Phenogen Sciences, a subsidiary of Genetic Technologies, has introduced a non-invasive genetic risk assessment test for women with a higher-than-average chance of developing estrogen-receptor positive breast cancer.
The BrevaGen, which the company claims is a first-ever scientifically-validated test, uses oral swab samples to examine and calculate a patient's risk of breast cancer.
Risk is calculated by combining the patient's relative risk score from seven genetic markers, called single nucleotide polymorphisms, with details of the patient's clinical and reproductive history including current age, age at menarche, age at live first birth and ethnicity, according to the company.
The test also provides five-year and lifetime predictive risk assessments to evaluate the patient's chances of developing sporadic breast cancer, regardless of family history.
A clinical trial of BrevaGen by the US Women's Health Initiative, involving 3,300 women, showed that BrevaGen was superior in determining breast cancer risk, compared to the Gail risk score alone.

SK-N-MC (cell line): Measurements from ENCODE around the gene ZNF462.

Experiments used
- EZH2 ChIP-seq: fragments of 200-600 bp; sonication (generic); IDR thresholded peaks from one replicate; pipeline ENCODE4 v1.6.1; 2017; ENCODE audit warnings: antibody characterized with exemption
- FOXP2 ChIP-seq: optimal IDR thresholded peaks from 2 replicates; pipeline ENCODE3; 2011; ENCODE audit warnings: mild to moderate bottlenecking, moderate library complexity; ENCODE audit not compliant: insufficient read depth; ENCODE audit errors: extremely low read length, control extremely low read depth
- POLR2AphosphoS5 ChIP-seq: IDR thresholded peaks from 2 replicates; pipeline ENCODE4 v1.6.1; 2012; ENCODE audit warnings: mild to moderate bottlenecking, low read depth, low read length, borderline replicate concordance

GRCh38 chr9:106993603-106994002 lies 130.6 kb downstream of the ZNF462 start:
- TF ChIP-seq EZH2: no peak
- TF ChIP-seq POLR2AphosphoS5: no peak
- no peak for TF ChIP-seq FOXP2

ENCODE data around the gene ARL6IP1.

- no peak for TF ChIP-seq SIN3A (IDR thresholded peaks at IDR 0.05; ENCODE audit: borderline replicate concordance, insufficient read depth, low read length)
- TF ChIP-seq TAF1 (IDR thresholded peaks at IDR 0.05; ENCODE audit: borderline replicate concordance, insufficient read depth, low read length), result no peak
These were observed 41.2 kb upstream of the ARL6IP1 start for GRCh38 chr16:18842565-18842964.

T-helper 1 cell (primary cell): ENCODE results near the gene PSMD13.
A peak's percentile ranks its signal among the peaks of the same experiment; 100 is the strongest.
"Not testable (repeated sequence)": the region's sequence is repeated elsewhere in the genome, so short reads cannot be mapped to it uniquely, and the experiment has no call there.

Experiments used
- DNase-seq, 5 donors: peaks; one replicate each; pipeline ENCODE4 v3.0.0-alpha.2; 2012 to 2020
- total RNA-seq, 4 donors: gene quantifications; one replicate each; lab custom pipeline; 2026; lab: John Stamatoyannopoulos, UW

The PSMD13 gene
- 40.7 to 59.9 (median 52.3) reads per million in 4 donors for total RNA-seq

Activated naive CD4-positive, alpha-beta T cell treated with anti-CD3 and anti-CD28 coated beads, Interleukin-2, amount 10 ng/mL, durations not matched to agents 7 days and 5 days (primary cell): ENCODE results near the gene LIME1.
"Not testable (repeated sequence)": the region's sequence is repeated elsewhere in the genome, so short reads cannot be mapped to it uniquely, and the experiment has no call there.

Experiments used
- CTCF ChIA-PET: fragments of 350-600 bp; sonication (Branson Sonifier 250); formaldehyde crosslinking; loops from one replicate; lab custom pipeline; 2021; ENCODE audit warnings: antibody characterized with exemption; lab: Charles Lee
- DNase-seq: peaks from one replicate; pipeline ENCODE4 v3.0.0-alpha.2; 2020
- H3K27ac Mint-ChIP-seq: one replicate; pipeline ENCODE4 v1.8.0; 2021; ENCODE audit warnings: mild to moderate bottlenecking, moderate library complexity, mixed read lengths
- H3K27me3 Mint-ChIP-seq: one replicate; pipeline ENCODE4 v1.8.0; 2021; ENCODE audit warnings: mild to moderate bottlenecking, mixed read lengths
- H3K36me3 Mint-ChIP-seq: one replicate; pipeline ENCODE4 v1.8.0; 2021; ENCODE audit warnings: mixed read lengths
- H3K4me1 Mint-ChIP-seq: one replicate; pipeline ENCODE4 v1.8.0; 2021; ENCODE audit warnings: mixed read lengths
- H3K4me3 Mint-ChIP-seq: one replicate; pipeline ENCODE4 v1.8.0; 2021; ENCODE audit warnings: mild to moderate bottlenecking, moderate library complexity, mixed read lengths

Breast Center of Austin spokesperson Dr Owen Winsett said knowledge of a woman's personal risk of developing breast cancer enables doctors to develop personalised 'breast health plans' for patients.
"Breast health plans identify lifestyle changes that a patient can use to reduce their risk of developing breast cancer and provide them with motivation to follow a personalized surveillance / monitoring plan including an appropriate frequency of designated screenings such as mammograms, MRIs and ultrasounds," Winsett said.
"Detecting breast cancer early has a 95% survival rate; when detected at later stages survival is only 41%.
"By utilizing the BrevaGen breast cancer risk assessment test, 80% of women with little or no family history of breast cancer are able to identify their breast cancer risk and take appropriate action, thus increasing their chances for survival."
Image: The BrevaGen test provides five-year and lifetime predictive risk assessments to women with above-average risk of developing estrogen-receptor positive breast cancer. Photo: Courtesy of PR News Wire.